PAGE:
A federal appeals court challenged the legality of Maryland’s assault weapon and high-capacity magazine ban on Thursday, ordering the original district judge to reconsider an earlier decision that upheld the ban.
The U.S. Court of Appeals for the 4th Circuit, in a 2-1 decision, said the law infringes on the Second Amendment’s right to bear arms, and sent it back to the lower court for a closer look using stricter constitutional standards.
“In our view, Maryland law implicates the core protection of the Second Amendment,” Judges William B. Traxler Jr. wrote in the majority opinion. He added that the law “significantly burdens the exercise of the right to arm oneself at home.”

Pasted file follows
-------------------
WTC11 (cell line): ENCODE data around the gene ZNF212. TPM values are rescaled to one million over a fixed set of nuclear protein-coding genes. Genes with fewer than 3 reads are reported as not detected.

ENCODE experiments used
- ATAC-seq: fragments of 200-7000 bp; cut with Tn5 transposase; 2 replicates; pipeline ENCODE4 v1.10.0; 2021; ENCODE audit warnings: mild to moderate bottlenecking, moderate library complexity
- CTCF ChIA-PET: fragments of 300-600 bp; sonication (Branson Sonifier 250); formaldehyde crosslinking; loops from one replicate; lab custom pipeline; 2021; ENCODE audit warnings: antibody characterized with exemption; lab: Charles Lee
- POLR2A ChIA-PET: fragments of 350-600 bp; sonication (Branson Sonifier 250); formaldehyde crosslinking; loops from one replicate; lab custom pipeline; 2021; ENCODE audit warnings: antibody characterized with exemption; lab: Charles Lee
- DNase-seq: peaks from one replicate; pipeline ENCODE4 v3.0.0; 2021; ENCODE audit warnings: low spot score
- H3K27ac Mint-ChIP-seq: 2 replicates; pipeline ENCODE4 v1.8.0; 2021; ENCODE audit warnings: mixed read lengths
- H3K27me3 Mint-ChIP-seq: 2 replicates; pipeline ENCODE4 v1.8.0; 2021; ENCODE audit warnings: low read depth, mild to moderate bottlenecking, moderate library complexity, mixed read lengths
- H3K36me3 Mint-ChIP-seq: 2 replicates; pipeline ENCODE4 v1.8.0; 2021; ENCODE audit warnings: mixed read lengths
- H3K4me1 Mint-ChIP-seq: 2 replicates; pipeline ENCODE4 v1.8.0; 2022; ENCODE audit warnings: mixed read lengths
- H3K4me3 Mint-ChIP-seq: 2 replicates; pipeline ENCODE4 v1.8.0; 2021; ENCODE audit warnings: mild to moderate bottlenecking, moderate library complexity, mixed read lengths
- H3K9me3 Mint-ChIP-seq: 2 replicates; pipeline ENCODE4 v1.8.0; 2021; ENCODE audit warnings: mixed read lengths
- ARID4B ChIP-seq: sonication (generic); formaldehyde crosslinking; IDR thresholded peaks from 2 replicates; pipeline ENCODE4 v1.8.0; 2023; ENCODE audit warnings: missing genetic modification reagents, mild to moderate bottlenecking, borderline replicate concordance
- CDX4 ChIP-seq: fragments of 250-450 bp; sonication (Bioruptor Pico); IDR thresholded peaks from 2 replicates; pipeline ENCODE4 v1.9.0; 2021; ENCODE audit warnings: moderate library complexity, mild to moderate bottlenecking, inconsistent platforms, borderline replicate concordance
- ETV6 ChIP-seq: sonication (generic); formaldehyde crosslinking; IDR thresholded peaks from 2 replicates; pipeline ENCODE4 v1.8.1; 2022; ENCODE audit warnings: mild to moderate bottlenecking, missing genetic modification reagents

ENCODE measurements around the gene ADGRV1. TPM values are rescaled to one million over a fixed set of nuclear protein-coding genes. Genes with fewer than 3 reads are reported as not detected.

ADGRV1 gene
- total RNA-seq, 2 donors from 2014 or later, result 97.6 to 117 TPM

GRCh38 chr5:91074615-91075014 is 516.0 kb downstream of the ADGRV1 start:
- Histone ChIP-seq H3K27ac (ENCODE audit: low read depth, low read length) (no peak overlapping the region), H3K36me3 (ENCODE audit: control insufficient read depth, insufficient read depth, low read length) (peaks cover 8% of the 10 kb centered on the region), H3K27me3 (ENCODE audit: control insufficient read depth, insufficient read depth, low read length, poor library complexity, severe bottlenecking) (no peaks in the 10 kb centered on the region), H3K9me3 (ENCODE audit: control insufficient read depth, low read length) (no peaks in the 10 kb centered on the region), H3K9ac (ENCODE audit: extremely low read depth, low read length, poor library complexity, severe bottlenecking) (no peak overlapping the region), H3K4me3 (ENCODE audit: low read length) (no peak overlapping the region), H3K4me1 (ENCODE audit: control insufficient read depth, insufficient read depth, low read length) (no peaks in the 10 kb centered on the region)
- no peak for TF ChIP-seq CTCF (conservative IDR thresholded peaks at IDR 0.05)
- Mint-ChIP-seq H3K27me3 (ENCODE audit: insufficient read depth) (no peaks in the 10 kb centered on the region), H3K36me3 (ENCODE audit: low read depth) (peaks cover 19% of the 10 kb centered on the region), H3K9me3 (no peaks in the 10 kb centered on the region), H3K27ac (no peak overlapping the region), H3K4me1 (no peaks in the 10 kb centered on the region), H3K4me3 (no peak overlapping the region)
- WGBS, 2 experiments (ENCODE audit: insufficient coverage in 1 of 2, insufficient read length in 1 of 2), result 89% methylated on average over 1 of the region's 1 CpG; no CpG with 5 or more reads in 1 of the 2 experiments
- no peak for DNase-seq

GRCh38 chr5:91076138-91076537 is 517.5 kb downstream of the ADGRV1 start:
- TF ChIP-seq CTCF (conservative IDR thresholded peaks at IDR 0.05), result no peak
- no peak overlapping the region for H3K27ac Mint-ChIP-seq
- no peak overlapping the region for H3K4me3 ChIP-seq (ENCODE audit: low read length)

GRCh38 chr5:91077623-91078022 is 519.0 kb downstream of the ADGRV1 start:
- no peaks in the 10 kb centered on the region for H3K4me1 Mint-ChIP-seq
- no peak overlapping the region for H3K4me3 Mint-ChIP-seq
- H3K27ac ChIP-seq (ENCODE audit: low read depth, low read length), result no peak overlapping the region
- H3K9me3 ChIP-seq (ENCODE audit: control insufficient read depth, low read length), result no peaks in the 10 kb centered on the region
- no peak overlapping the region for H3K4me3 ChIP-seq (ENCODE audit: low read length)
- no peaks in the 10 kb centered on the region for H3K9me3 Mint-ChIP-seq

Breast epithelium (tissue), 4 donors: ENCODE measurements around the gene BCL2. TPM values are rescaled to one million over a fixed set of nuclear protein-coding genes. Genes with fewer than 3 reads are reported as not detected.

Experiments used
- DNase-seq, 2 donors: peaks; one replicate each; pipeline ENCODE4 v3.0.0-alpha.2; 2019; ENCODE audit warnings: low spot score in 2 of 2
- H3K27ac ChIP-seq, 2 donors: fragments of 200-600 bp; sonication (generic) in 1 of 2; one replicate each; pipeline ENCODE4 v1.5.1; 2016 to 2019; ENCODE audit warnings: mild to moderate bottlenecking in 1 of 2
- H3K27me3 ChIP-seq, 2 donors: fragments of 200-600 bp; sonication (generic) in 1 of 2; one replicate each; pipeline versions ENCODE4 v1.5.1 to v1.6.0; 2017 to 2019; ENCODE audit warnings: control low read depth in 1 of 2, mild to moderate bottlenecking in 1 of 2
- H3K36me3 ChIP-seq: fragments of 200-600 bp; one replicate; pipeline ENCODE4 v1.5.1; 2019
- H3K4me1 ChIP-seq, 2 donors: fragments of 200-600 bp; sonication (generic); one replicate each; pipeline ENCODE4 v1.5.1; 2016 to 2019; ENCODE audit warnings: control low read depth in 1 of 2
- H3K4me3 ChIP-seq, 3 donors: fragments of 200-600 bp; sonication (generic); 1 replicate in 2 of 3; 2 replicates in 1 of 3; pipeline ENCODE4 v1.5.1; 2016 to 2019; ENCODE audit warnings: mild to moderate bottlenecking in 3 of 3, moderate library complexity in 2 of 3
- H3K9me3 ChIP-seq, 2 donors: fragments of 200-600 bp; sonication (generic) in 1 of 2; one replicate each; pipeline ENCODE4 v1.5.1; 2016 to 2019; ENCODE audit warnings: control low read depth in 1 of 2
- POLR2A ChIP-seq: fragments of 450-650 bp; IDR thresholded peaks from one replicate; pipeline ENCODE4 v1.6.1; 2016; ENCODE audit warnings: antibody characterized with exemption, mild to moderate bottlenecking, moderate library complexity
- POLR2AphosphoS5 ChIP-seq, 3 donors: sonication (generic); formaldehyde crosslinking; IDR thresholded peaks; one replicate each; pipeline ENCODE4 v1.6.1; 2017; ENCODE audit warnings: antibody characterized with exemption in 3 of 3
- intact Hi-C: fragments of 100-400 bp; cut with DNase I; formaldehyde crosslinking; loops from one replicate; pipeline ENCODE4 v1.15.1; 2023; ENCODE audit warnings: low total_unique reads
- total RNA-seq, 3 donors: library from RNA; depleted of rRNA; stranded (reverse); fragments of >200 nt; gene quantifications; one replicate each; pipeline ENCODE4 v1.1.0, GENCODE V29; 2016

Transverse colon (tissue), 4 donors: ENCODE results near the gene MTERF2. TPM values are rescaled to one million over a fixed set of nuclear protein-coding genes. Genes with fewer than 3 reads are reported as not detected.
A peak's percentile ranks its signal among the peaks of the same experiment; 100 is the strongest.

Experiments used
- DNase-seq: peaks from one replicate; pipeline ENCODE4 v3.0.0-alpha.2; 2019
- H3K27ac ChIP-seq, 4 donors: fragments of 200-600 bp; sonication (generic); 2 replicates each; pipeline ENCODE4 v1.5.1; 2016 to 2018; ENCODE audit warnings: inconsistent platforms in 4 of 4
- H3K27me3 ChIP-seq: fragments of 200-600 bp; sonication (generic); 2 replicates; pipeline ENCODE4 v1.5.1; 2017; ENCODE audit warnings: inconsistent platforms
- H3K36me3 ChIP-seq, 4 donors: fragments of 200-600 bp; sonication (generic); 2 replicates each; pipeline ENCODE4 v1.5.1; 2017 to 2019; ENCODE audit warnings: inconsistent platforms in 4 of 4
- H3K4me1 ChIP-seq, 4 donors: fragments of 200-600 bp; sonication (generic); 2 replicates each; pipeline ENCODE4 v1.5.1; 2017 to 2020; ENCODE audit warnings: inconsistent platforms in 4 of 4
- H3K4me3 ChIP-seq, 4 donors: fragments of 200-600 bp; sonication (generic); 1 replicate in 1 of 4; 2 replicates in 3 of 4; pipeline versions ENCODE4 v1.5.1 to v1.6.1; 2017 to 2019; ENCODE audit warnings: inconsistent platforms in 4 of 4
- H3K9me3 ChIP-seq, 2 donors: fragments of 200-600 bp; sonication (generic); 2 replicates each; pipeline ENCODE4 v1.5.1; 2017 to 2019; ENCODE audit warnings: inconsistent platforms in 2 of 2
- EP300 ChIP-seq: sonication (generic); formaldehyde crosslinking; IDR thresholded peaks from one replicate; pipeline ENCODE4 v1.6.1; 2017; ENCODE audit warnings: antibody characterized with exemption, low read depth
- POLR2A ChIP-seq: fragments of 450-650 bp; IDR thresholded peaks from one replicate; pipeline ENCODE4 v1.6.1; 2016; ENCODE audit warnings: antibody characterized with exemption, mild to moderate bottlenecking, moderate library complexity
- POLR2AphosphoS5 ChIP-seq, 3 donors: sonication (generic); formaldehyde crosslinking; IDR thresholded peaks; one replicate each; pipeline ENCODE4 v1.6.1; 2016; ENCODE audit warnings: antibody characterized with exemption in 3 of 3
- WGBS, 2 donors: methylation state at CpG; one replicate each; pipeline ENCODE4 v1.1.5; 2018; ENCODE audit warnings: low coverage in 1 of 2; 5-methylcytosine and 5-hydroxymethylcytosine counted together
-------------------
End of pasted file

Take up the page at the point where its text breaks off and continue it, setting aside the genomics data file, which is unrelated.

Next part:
Maryland’s ban was passed in 2013 in the wake of the Sandy Hook Elementary School shooting in Newtown, Connecticut.
It prohibits the sale or ownership of 45 types of military-style rifles, and of magazines that hold more than 10 rounds of ammunition.